Federal Treasurer Josh Frydenberg has delivered a festive-season public message to banks to ensure healthy lending flows to households and small business, in order to avoid a royal commission-induced credit squeeze that could crimp the economy.
Amid concerns that front-line branch staff are becoming more conservative in reaction to the royal commission’s crack down on responsible lending laws, Mr Frydenberg told AFR Weekend he did not want to see an impact from slower credit growth on the real economy.
“While credit growth has slowed, driven particularly by a decline in investor demand, we do not want to see a spillover impact on the real economy,” Mr Frydenberg said.
The banking regulator before Christmas removed restrictions on interest-only and investor home loans, declaring they had “served their purpose of moderating higher-risk lending, and supporting a gradual strengthening of lending standards across the industry over a number of years”.
The previous crackdown by the Australian Prudential Regulation Authority caused interest-only loans to fall to about 20 per cent of major banks’ new home lending, down from a risky 40-50 per cent two years earlier.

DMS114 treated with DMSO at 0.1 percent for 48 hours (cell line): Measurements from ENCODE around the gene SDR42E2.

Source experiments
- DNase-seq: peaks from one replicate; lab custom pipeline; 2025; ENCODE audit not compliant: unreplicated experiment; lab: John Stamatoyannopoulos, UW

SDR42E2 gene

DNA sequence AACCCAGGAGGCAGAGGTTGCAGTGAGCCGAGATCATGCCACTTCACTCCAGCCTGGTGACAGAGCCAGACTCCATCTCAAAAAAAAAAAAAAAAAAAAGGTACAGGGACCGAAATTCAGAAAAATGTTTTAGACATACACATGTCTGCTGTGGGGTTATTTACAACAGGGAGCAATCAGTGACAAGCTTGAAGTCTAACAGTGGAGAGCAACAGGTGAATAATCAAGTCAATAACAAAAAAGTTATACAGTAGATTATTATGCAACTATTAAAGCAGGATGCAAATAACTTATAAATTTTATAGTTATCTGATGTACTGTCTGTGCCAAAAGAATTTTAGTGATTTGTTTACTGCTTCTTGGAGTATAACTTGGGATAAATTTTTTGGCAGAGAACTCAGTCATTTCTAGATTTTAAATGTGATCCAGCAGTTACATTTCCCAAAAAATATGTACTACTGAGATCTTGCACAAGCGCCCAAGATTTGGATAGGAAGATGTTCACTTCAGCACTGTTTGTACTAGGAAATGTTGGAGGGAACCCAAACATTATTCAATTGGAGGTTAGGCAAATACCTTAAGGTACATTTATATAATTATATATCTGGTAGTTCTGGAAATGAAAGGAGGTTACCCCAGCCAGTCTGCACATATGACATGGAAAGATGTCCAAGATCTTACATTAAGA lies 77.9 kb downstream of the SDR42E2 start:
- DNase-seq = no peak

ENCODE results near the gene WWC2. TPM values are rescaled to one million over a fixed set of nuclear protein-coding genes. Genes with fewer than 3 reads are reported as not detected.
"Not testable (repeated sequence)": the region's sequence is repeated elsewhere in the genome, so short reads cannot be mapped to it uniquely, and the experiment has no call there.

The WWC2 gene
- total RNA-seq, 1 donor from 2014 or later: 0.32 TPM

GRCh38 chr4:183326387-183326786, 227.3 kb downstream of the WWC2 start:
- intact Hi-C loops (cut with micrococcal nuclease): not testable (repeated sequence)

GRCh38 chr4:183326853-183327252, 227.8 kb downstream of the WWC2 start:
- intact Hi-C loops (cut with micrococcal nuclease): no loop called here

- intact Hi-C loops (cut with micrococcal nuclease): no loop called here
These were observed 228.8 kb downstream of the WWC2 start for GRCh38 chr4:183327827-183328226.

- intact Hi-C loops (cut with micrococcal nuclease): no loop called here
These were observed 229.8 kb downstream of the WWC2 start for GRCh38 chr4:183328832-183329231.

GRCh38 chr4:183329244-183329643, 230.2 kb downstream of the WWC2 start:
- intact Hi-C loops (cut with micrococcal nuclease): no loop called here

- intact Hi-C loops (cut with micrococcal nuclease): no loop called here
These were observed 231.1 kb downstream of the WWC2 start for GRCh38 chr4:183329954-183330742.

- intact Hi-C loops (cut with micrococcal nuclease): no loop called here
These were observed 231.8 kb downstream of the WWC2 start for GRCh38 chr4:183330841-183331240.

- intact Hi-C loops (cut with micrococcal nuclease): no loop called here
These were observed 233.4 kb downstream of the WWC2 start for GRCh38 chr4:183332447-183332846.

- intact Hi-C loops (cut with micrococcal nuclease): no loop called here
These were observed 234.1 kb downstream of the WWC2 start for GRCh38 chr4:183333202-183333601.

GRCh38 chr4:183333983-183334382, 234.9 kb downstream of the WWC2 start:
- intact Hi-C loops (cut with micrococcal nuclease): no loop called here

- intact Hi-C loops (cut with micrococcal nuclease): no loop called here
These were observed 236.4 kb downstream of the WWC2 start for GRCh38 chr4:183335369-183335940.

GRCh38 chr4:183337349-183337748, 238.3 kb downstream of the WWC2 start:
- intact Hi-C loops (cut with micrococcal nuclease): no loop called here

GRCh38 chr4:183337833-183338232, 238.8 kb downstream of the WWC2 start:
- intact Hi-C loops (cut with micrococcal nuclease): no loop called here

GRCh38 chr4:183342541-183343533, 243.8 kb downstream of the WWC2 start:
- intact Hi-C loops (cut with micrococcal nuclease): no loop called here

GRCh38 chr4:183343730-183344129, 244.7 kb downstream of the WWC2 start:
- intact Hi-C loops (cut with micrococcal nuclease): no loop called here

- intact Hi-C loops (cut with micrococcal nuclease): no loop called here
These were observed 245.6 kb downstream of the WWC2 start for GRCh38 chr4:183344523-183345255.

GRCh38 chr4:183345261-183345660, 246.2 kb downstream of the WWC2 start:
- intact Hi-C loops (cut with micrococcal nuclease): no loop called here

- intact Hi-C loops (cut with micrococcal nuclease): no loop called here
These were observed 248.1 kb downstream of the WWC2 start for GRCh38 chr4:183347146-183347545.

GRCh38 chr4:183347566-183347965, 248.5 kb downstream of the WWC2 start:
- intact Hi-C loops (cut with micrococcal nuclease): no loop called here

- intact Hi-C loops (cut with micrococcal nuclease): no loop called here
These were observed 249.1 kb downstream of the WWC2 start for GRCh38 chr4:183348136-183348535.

Reserve Bank of Australia governor Philip Lowe and Mr Frydenberg have repeatedly expressed concerns about a Hayne royal commission-triggered credit squeeze potentially hurting the economy.
National Australia Bank chief economist Alan Oster said his bank was seeing good growth in lending to business, suggesting it might be other banks who were retreating. NAB is the country’s biggest business bank.
“We also know for November our lending book was really strong,” Mr Oster said. Small business credit growth was about 5 per cent at NAB, he said.